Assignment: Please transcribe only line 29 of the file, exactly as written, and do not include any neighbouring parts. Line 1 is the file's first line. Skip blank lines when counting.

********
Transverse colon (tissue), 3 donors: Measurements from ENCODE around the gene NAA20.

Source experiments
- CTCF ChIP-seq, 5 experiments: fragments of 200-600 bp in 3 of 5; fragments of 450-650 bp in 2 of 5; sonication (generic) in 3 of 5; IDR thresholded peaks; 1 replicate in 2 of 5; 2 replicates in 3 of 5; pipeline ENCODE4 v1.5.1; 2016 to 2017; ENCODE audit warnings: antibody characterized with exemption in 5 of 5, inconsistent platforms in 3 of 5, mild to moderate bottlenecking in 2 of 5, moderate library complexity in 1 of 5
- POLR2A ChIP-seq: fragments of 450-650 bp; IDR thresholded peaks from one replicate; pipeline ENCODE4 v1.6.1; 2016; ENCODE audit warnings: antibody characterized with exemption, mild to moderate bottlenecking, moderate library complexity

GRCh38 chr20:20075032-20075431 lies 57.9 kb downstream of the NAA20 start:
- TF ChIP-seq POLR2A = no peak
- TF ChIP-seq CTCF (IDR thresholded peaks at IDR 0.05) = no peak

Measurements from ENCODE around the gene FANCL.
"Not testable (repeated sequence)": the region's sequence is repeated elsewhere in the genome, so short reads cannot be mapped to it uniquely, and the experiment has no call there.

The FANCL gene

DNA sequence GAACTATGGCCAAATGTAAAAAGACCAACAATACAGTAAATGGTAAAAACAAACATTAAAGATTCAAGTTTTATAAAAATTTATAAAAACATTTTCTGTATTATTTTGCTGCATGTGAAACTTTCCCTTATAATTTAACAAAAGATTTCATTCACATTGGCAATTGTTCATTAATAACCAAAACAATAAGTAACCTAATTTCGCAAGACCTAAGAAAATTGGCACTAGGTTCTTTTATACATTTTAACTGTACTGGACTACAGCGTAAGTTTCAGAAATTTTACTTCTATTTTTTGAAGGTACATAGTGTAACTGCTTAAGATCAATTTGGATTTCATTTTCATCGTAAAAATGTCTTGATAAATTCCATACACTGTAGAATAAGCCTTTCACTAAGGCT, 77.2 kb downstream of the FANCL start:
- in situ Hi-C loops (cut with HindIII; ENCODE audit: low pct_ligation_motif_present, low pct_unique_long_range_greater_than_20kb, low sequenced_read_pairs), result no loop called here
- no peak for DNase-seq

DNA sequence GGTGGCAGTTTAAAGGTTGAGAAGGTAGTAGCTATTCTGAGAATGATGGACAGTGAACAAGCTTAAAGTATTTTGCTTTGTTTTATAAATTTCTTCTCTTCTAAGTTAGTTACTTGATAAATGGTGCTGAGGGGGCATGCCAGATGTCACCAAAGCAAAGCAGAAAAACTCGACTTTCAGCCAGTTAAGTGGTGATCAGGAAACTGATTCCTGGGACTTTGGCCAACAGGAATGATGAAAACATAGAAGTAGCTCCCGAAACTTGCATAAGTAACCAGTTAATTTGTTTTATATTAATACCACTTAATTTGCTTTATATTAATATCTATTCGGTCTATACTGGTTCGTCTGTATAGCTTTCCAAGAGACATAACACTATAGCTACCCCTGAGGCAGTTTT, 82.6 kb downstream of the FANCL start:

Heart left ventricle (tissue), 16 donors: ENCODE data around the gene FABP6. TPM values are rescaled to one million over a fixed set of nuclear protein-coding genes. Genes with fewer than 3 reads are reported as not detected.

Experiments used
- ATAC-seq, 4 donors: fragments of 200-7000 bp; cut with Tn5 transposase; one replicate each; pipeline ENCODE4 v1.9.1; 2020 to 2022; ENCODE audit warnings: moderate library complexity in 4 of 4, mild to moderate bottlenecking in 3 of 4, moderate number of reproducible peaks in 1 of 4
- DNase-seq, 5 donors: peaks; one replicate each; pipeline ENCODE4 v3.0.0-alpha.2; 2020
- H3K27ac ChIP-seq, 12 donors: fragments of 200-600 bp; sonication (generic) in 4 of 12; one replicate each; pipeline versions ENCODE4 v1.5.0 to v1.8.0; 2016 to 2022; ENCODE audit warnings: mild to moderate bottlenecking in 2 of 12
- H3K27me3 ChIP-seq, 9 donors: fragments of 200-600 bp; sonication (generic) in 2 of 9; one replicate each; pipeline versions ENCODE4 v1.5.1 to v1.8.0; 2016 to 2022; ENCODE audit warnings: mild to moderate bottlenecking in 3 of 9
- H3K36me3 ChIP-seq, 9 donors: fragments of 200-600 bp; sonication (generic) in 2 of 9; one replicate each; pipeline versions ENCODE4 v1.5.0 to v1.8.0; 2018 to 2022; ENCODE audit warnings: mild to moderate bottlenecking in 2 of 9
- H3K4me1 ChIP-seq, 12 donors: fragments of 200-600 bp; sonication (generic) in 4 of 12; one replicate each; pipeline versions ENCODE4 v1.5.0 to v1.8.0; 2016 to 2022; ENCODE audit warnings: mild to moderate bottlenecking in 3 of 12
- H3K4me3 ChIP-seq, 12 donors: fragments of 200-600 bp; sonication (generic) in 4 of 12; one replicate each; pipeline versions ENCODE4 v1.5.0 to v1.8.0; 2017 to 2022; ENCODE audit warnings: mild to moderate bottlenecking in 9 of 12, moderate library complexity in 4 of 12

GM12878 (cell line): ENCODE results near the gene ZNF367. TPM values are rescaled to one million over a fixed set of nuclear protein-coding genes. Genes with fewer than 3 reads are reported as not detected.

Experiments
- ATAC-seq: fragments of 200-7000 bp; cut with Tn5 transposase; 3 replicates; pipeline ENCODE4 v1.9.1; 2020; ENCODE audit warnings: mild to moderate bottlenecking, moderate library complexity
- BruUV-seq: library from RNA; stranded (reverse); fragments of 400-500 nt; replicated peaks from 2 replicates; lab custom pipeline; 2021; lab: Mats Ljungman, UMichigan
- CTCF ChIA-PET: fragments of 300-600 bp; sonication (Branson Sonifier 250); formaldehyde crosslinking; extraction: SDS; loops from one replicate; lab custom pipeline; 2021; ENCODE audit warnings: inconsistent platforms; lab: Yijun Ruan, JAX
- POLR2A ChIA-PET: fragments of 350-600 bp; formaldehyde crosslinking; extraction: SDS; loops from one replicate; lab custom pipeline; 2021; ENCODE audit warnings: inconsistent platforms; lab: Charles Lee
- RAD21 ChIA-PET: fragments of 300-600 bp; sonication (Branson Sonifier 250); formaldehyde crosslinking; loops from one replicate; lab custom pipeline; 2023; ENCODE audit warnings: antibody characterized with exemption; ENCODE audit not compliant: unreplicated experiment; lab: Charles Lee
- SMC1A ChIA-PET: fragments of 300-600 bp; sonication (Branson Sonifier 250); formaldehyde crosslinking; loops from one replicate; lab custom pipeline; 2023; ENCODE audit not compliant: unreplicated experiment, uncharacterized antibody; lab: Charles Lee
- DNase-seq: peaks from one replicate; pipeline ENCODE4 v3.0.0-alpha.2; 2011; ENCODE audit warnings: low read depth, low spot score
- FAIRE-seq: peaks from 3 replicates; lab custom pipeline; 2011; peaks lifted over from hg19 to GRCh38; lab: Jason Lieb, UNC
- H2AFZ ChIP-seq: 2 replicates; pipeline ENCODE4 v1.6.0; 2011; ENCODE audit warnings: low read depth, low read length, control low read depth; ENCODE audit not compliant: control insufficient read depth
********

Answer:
- POLR2A ChIA-PET: fragments of 350-600 bp; formaldehyde crosslinking; extraction: SDS; loops from one replicate; lab custom pipeline; 2021; ENCODE audit warnings: inconsistent platforms; lab: Charles Lee